Given the high number of critics who routinely like to denigrate the Social Security Disability program as a bloated welfare initiative that materially depletes the nation's coffers, it is a seeming imperative to usher forth a central truth regarding SSD.
And then reiterate it time and again.
So, once again, with the most fundamental feature regarding SSD eligibility this time being emphasized by a centrally important office working out of the White House, here we go: The government's mainstay disability platform "is an insurance program that workers pay for while they are working."
Nobody has ever qualified for SSD benefits in the United States as a matter of right; rather, only persons who have worked for a specified period and dutifully contributed a percentage of their wage to the Social Security Trust Fund can apply for and potentially receive benefits.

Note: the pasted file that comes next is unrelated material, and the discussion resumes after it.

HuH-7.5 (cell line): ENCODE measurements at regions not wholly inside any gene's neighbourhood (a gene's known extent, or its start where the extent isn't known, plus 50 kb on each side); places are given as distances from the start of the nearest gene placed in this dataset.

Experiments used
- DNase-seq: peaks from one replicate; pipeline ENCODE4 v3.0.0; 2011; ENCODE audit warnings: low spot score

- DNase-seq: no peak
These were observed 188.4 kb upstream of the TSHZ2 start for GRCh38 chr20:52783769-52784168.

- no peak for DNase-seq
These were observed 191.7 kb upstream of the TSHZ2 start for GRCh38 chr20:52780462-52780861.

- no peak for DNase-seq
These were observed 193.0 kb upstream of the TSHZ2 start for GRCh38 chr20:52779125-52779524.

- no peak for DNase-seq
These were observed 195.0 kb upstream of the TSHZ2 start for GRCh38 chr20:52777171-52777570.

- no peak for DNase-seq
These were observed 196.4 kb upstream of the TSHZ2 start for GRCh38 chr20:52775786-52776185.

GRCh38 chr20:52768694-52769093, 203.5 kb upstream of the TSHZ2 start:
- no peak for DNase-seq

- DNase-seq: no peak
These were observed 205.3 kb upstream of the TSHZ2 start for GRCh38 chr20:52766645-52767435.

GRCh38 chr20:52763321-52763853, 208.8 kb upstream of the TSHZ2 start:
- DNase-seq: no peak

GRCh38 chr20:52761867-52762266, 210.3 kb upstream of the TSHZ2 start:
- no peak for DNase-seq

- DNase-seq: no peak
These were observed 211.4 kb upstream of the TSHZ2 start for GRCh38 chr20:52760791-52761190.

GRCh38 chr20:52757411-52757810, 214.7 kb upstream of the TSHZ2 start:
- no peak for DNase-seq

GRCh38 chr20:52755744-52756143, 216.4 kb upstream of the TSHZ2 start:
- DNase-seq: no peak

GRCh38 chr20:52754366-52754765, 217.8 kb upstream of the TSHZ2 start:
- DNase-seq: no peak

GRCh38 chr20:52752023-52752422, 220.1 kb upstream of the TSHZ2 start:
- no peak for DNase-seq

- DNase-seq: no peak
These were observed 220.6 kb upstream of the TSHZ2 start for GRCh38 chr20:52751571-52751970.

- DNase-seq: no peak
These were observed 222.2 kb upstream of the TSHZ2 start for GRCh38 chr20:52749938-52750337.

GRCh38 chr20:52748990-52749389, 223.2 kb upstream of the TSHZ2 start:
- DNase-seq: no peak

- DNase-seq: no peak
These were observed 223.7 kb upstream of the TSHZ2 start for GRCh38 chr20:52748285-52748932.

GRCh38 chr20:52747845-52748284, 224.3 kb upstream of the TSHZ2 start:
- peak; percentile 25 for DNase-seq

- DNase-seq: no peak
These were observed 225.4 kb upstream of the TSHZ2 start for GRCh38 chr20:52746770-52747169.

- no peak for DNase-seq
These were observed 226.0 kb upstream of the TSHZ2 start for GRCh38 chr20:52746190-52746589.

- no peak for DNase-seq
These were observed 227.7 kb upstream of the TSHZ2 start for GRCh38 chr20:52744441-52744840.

And, as is noted by the above-cited office (the federal Office of Management and Budget), it's no easy walk in the park for any worker to meet the threshold requirements for SSD eligibility; reportedly, beneficiaries pay into the fund for 22 years on average before qualifying for eligibility.
And, of course, arguments that SSD breaks the bank don't really hold water. In fact, and given that benefits average only slightly more than 30 percent of what most recipients earned prior to becoming disabled, the claim that SSD is bleeding the country economically can be reasonably termed as disingenuous.
Shaun Donovan, who is director of the OMB, and a fellow writer staunchly contend the SSD program, while ailing, is hardly out for the count. It can be shored up quite nicely if Congress merely engages in a bit of equitable balancing in the trust fund and concurrently starts attending to the business of really focusing on sustainable policies for the long term.